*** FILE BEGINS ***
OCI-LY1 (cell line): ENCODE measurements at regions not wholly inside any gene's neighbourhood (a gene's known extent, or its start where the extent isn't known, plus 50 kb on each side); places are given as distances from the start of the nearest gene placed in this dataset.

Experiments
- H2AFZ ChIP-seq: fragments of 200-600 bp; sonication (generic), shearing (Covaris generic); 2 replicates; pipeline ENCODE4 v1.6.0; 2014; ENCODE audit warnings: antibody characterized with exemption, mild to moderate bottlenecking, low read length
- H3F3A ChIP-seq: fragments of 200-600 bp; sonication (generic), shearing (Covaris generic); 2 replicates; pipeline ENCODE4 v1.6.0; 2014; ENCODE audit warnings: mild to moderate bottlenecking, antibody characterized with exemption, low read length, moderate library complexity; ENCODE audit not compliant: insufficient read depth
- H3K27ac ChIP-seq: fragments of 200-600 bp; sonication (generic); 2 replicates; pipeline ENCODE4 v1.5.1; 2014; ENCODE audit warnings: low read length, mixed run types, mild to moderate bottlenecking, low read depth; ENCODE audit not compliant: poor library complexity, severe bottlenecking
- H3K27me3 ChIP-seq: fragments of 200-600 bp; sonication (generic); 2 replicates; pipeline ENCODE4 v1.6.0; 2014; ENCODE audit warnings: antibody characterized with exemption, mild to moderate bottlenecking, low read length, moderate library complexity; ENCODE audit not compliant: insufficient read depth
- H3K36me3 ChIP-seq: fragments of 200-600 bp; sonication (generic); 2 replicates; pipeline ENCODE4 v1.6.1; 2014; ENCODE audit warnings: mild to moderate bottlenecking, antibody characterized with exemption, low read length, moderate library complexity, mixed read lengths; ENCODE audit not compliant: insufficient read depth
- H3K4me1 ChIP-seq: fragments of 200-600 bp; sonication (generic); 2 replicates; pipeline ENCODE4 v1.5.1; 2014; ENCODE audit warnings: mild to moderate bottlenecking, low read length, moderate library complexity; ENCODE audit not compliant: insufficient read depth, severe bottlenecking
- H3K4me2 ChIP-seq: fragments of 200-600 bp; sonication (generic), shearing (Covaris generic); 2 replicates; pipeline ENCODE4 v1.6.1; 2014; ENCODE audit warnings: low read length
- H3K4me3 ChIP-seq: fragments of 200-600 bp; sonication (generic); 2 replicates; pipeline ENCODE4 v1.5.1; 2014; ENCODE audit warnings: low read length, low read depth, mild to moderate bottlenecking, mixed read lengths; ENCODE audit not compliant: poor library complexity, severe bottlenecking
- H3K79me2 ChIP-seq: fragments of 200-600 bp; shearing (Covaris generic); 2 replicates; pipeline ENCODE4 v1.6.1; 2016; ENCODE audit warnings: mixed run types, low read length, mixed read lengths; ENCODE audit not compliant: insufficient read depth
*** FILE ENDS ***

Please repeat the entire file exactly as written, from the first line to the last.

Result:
OCI-LY1 (cell line): ENCODE measurements at regions not wholly inside any gene's neighbourhood (a gene's known extent, or its start where the extent isn't known, plus 50 kb on each side); places are given as distances from the start of the nearest gene placed in this dataset.

Experiments
- H2AFZ ChIP-seq: fragments of 200-600 bp; sonication (generic), shearing (Covaris generic); 2 replicates; pipeline ENCODE4 v1.6.0; 2014; ENCODE audit warnings: antibody characterized with exemption, mild to moderate bottlenecking, low read length
- H3F3A ChIP-seq: fragments of 200-600 bp; sonication (generic), shearing (Covaris generic); 2 replicates; pipeline ENCODE4 v1.6.0; 2014; ENCODE audit warnings: mild to moderate bottlenecking, antibody characterized with exemption, low read length, moderate library complexity; ENCODE audit not compliant: insufficient read depth
- H3K27ac ChIP-seq: fragments of 200-600 bp; sonication (generic); 2 replicates; pipeline ENCODE4 v1.5.1; 2014; ENCODE audit warnings: low read length, mixed run types, mild to moderate bottlenecking, low read depth; ENCODE audit not compliant: poor library complexity, severe bottlenecking
- H3K27me3 ChIP-seq: fragments of 200-600 bp; sonication (generic); 2 replicates; pipeline ENCODE4 v1.6.0; 2014; ENCODE audit warnings: antibody characterized with exemption, mild to moderate bottlenecking, low read length, moderate library complexity; ENCODE audit not compliant: insufficient read depth
- H3K36me3 ChIP-seq: fragments of 200-600 bp; sonication (generic); 2 replicates; pipeline ENCODE4 v1.6.1; 2014; ENCODE audit warnings: mild to moderate bottlenecking, antibody characterized with exemption, low read length, moderate library complexity, mixed read lengths; ENCODE audit not compliant: insufficient read depth
- H3K4me1 ChIP-seq: fragments of 200-600 bp; sonication (generic); 2 replicates; pipeline ENCODE4 v1.5.1; 2014; ENCODE audit warnings: mild to moderate bottlenecking, low read length, moderate library complexity; ENCODE audit not compliant: insufficient read depth, severe bottlenecking
- H3K4me2 ChIP-seq: fragments of 200-600 bp; sonication (generic), shearing (Covaris generic); 2 replicates; pipeline ENCODE4 v1.6.1; 2014; ENCODE audit warnings: low read length
- H3K4me3 ChIP-seq: fragments of 200-600 bp; sonication (generic); 2 replicates; pipeline ENCODE4 v1.5.1; 2014; ENCODE audit warnings: low read length, low read depth, mild to moderate bottlenecking, mixed read lengths; ENCODE audit not compliant: poor library complexity, severe bottlenecking
- H3K79me2 ChIP-seq: fragments of 200-600 bp; shearing (Covaris generic); 2 replicates; pipeline ENCODE4 v1.6.1; 2016; ENCODE audit warnings: mixed run types, low read length, mixed read lengths; ENCODE audit not compliant: insufficient read depth